On the Road in Wyoming

On the Road in Wyoming

Picture of an open empty highway with green grassland on the side and mountains and hills in the distance

Sometimes we get so caught up in our day-to-day work that we don’t always make time to get out into the field to learn and see for ourselves. In my role as senior manager of membership, I have the luxury of getting to know people. Since I started working at Philanthropy Northwest over a year and a half ago, I’ve had the incredible opportunity to meet with people and travel to cities and towns across our region.

Earlier this year, our CEO, Kiran Ahuja and I hit the road and ventured to a part of our region that is personally new to us. The sole purpose of our trip was to learn and connect with grantmakers on the ground in Wyoming.

It is crucial that we hear more from our Wyoming members and other rural parts of the region so that we can amplify powerful, often unheard, stories like these about communities deserving greater attention.

We spent our first day on the Wind River Indian Reservation, with some amazing members of the Arapaho and Shoshone tribes who served as local experts on the history of their people and land. This beautiful setting doesn’t come without struggle and pain. We discussed past and current effects of colonialism and the impact of white settlers and policies on Native lands. Little of the true history of Indigenous people is taught in public schools or discussed in the media. Many of us understand even less about the historical trauma and current-day realities of Native people. Being at Wind River in person reminded me of the Missing and Murdered Indigenous Women and Girls (MMIWG) Report released by the Urban Indian Health Institute. Recognizing the importance of this issue, Philanthropy Northwest recently committed to increasing philanthropy’s awareness of these assaults against Indigenous women, by establishing our new MMIWG policy platform. We aim to elevate issues of equity in support of foundations working on the health and vitality of all our communities.

While I felt sadness about this history, I also felt hope as we talked about the incredible work happening on the Wind River Reservation, including restoring wild buffalo onto the land. We also had the privilege of meeting with co-founders of the Wind River Foundation, a relatively new operating foundation. Their foundation’s sole purpose is to empower the Indigenous communities of Wyoming’s Wind River Reservation in their work toward cultural revitalization, social progress and economic prosperity.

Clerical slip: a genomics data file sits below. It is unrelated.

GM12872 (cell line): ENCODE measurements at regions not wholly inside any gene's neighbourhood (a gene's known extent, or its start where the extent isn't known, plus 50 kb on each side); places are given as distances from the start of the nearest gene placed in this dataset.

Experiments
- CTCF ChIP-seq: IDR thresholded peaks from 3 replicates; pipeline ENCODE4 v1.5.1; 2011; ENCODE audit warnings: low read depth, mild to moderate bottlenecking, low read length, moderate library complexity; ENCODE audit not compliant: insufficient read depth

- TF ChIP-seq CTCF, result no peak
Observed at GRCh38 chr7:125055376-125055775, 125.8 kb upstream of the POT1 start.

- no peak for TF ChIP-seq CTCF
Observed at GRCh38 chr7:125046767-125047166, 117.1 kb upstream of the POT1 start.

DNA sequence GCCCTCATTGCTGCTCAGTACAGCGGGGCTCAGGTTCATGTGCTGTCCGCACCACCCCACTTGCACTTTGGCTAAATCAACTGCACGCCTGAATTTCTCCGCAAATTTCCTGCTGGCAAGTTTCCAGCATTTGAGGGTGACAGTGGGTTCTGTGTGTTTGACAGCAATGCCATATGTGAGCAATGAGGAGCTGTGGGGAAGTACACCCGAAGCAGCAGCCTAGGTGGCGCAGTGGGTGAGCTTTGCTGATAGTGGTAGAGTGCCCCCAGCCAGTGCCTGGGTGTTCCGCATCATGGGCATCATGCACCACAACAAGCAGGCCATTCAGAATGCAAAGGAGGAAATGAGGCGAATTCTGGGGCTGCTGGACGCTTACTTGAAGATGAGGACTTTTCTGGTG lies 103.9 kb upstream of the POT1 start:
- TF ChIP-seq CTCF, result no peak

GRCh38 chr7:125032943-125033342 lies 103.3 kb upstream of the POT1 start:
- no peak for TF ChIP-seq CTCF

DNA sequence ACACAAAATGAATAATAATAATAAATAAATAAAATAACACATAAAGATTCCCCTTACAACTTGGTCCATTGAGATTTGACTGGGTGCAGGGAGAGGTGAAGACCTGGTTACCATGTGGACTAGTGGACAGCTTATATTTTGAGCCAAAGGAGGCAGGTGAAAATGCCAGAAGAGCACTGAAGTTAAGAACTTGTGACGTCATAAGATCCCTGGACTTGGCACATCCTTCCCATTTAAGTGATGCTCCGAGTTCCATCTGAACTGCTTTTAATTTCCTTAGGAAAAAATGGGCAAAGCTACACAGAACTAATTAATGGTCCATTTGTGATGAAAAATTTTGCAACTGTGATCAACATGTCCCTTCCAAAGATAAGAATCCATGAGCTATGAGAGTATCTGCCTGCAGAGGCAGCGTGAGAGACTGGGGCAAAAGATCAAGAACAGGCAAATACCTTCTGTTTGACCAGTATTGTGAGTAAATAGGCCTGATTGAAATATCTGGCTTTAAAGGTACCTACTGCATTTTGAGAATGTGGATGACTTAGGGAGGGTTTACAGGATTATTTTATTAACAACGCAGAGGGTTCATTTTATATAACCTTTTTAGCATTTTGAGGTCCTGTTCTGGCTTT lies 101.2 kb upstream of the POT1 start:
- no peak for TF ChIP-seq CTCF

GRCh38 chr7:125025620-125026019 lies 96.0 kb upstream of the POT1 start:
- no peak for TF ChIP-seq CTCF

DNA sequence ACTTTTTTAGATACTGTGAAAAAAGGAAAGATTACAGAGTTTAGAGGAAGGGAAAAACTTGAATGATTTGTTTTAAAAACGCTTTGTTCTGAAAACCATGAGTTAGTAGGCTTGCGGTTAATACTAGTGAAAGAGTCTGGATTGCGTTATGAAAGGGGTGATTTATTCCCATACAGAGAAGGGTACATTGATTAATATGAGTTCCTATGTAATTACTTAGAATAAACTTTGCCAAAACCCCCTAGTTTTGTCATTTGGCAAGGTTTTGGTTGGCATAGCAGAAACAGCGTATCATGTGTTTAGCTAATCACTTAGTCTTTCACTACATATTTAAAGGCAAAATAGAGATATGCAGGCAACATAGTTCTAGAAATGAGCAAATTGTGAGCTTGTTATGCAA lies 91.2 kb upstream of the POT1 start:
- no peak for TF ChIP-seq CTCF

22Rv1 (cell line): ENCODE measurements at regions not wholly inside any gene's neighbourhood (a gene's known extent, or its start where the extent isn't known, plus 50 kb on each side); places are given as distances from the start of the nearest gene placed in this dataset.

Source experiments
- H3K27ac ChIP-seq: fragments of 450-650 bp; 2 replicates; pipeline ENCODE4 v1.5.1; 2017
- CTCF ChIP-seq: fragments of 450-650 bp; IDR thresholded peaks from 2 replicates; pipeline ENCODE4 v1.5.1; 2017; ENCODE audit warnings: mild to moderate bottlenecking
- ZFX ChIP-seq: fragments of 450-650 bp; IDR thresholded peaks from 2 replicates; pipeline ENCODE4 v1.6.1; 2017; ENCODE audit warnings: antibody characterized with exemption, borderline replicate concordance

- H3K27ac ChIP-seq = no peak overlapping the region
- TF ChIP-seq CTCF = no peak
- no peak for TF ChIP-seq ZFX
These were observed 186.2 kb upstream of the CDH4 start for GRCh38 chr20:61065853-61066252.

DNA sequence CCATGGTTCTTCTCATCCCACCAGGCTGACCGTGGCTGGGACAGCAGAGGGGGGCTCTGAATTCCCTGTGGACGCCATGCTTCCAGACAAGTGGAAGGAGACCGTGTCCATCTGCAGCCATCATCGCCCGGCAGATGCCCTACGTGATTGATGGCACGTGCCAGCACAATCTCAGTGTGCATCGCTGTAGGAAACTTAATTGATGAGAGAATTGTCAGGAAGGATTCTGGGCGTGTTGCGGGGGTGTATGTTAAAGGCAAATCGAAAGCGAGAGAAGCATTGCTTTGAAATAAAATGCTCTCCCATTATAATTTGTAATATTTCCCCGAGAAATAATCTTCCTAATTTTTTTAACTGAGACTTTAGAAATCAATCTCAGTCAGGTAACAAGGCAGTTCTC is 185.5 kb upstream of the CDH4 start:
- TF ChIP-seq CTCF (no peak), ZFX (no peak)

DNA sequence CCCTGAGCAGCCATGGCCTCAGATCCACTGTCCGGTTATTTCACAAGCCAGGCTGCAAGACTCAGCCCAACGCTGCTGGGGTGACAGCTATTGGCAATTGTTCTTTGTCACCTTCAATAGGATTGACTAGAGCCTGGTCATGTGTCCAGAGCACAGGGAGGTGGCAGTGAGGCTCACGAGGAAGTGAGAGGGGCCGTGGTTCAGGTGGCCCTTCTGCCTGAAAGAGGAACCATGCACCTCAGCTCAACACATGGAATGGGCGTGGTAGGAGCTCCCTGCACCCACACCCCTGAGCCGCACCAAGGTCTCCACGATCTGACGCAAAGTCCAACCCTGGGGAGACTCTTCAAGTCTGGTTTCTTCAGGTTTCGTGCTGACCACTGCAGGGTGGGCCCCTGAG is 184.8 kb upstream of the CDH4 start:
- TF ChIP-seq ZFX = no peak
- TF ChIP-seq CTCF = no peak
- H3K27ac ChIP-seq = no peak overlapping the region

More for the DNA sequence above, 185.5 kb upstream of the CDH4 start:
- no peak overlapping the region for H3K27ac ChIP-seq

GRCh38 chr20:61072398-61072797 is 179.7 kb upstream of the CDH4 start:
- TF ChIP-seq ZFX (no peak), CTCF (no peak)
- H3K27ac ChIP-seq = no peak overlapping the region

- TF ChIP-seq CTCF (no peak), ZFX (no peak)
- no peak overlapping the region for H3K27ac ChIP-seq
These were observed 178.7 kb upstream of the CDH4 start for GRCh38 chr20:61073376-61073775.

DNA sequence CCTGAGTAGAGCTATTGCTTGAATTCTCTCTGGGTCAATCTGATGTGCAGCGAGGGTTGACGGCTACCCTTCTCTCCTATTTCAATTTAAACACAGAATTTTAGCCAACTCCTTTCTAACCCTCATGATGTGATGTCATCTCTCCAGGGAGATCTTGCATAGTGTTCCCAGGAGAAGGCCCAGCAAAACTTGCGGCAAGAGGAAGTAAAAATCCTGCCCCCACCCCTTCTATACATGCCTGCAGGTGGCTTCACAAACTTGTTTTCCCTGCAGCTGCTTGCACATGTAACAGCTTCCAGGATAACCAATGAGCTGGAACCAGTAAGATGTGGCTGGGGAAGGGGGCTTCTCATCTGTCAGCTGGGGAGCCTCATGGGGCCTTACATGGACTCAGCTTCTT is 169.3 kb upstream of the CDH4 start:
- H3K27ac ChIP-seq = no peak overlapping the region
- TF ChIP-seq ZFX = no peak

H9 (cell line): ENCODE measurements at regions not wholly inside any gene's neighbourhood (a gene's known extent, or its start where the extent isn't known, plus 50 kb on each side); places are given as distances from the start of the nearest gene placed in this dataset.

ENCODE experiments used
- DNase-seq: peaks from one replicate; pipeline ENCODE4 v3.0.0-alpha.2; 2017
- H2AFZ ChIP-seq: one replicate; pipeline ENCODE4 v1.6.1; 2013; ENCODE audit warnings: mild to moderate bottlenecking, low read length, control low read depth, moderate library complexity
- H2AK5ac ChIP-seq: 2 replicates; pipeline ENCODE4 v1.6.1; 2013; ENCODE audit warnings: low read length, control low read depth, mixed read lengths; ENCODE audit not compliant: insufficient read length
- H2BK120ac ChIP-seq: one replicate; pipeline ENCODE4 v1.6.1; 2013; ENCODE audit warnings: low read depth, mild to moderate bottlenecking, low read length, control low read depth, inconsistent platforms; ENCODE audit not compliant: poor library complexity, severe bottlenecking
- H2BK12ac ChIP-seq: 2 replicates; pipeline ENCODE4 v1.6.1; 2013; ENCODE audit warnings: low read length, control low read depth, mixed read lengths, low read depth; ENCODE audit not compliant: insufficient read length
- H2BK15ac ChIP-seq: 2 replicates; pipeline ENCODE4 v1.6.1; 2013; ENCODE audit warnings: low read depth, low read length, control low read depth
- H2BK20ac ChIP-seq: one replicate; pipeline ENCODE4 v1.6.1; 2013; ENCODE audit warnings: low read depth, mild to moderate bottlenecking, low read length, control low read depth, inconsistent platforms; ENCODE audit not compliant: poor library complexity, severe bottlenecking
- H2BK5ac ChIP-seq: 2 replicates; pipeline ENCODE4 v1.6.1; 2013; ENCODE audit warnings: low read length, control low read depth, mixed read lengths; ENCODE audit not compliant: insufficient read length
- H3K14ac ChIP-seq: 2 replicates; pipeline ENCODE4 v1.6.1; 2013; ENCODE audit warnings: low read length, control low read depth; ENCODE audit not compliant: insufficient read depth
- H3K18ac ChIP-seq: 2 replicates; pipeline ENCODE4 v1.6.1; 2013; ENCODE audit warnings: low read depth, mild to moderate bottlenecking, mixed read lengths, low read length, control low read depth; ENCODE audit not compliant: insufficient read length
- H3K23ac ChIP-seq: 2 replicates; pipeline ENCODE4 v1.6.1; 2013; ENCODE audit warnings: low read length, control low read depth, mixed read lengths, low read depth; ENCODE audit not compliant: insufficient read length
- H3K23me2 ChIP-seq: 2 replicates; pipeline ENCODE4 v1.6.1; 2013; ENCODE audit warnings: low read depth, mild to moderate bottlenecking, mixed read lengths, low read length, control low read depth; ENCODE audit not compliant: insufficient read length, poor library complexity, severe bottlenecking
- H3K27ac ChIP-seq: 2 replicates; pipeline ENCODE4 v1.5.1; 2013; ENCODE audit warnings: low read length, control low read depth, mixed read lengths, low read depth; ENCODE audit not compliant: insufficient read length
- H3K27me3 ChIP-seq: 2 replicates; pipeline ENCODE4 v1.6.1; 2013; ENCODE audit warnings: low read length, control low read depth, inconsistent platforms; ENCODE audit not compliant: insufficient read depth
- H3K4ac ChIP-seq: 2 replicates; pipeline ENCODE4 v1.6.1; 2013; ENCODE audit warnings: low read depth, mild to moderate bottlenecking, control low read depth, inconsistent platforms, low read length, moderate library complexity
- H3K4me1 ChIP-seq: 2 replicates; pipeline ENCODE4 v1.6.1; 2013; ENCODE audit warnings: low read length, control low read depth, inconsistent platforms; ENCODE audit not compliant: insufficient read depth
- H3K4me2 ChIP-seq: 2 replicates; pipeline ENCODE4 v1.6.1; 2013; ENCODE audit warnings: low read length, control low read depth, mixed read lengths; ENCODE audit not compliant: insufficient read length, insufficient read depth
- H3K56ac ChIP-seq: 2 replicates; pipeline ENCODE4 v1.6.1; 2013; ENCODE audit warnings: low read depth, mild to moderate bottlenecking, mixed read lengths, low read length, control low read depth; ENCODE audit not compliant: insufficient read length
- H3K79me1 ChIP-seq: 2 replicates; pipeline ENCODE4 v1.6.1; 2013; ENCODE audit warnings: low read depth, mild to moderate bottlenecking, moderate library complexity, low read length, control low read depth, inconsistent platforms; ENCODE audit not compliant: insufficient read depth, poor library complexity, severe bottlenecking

We have tremendous influence as a network. I encourage all of our members to think about how we can learn more about Native American sovereignty and how grantmaking processes can be more inclusive of and available for Indigenous people. Native Americans in Philanthropy provides an Indigenous-focused approach in our sector and is a great resource. In addition, it is crucial that we hear more from our Wyoming members and other rural parts of the region so that we can amplify powerful, often unheard, stories like these about communities deserving greater attention.

Photo of brown bison and calf with reflection in pond

We also had the opportunity to learn more about two other powerhouse community foundations near Wind River Reservation – the Community Foundation of Jackson Hole and the Community Foundation of Teton Valley. We have a growing and powerful network of community foundations and always want to know more about trends and themes across the region. These Wyoming-based organizations are working with communities to support thriving, local nonprofits and to bring together key stakeholders to address issues like housing and health. Through the Community Foundation of Jackson Hole’s largest fundraising event of the year (Old Bills Fun Run), which encourages giving amongst 25% of the residents to go directly back into the nonprofits, these community foundations are working directly with service providers to make sure needs are being met.

Our network can learn from what is happening in Wyoming – it’s important for us to connect members to other similar funders across our region. Hearing first-hand from and meeting with people who are doing the work makes our job so rewarding. Most importantly, these experiences provide us with the context to build programming and connections amongst our membership.

Being able to be that bridge goes much further than we often realize. People crave connectivity today and our members want to learn and share best practices with their peers. We’ll continue to help foster that culture of sharing and by doing so, ultimately strengthen the sector and the communities we all serve.